Afghan women faced the threat of mutilation for wearing nail polish or lipstick. They were barred from stepping out of home without male companion, were publicly flogged for violating the dress code. They were denied education. These were the condition of women under Taliban rule from 1996-2001. They were not treated as humans, a girl could not go to school and even could not visit a doctor without a male companion.

Peace talks have always been a sophisticated process across the world, but in Afghanistan it is more than that because of Taliban.


The country has witnessed the overthrow of the monarchy, a nationalist dictatorship, communist rule, the mujahideen era, the Taliban’s Islamic emirate and the current Islamic Republic. It has also experienced almost three decades of presence of foreign forces and outside interference, especially from Pakistan.

The balance of Afghan society and polity, shaken in 1973 with the monarchy’s department, has never been restored. Instead sharpening ethnic divides, extremist ideologies and theologies, large migration to foreign lands, internal displacements, spread of narcotics and violence have become endemic.


1- The most significant issue in these negotiations will relate to the nature of Islam in Afghanistan. The taliban accepts Hanafi jurisprudence like the majority of Afghans but beleive that the Islamic Sharia in its extreme Deobandi interpretation along with distorted Pashtun social codes must be uncompromisingly followed. That manifests itself in the approach to other faiths, other Islamic mazhabs, gender issues, social conduct and apparel and even facial hair.

2- However laudable the peace process may be, it would be unrealistic to expect the Taliban to agree to a ceasefire though they may calibrate as the talks progress. The Taliban fears that if cadres are not used, they may just fritter away. Also, Kabul would not take them seriously if it lost the ability to inflict damages.

3- At its core the Taliban is Pashtun, its treatment of non-pashtun Afghan ethnicities during its rule generated hatred and fear among them. Since it has tried to put forward a pan-Afghan image.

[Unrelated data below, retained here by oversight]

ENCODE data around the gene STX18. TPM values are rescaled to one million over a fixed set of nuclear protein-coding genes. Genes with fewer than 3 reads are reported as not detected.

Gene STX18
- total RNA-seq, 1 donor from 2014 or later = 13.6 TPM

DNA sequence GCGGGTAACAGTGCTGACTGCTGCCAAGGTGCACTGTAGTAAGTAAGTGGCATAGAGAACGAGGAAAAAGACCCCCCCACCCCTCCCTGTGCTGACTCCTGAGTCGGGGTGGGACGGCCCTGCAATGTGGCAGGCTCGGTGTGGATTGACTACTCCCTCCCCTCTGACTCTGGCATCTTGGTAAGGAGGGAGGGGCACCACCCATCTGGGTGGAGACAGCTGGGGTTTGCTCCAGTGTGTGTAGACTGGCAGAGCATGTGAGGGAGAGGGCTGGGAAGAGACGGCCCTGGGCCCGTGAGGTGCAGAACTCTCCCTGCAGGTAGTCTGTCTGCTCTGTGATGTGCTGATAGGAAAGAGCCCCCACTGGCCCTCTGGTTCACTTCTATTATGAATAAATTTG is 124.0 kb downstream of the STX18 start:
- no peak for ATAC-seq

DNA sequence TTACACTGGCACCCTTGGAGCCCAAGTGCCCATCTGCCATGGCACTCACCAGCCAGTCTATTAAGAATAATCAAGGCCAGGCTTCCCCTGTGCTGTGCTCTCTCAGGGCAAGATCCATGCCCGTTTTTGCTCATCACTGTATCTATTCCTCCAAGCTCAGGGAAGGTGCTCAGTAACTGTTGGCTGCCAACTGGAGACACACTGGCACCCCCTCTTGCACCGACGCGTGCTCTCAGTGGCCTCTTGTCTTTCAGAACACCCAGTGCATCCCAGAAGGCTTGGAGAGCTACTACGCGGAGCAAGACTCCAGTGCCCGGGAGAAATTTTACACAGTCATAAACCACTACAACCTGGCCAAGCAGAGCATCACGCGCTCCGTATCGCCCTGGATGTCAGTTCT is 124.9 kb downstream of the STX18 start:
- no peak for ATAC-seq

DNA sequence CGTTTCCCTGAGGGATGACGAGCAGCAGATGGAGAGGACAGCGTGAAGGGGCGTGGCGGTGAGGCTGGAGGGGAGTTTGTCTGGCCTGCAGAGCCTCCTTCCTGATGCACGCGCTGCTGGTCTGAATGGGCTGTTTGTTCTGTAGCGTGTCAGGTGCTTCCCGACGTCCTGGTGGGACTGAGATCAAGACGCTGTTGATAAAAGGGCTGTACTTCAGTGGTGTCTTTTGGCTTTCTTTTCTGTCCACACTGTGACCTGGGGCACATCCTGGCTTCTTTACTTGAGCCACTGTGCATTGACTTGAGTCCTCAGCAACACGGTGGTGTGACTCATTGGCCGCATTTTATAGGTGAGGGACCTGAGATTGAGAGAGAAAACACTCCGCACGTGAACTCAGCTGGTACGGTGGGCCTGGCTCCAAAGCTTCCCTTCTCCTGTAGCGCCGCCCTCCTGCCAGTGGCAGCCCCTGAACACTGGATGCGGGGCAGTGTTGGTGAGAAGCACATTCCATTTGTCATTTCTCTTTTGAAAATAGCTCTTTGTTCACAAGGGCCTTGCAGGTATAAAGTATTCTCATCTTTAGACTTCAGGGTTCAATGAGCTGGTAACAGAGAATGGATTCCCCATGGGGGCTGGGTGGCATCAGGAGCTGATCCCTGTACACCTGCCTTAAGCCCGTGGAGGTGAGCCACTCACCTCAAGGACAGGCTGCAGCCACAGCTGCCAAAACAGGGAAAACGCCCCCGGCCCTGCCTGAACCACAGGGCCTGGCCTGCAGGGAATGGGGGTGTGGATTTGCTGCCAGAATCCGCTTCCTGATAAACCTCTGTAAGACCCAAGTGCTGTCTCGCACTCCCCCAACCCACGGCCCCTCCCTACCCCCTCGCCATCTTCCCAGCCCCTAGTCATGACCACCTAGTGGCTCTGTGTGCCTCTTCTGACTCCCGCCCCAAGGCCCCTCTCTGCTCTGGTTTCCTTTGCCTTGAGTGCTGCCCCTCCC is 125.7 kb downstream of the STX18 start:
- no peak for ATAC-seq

While the peace talks was going on, the pakistan taliban worried about losing ground in Afghanistan, seeks to re-establish themselves. The ethnic Pashtun border region was for years a haven for its militants who fled the US invasion of Afghanistan in 2001. But the Pakistani military cleared out the strongholds in a 2014 – offensive, driving most of the fighters into Afghanistan. But since March this year Al-Qaeda linked Pakistani Taliban, facing the risk of losing havens on the Afghan Taliban allies make peace there, have unleashed a wave of attacks on the Pakistani security forces.

September (month in which peace talk is going on between Afghan government and taliban) has seen near daily incidents of roadside attacks to sniper attacks, to ambushes and the killing of residents accused of collaborating with government Forces.

In my opinion I believe that, The Pakistani Taliban or Tehrik-e-Taliban Pakistan’s (TTP) increasing activity is concerning because of its activities and it’s link to Al-Qaeda. It could again provide significant support to international groups if it continues to regain around.

The UN said in a report in July there were more than 6000 Pakistanis

fighters in Afghanistan, most affiliated with the TTP, who could be heading home if they loose their refuge.



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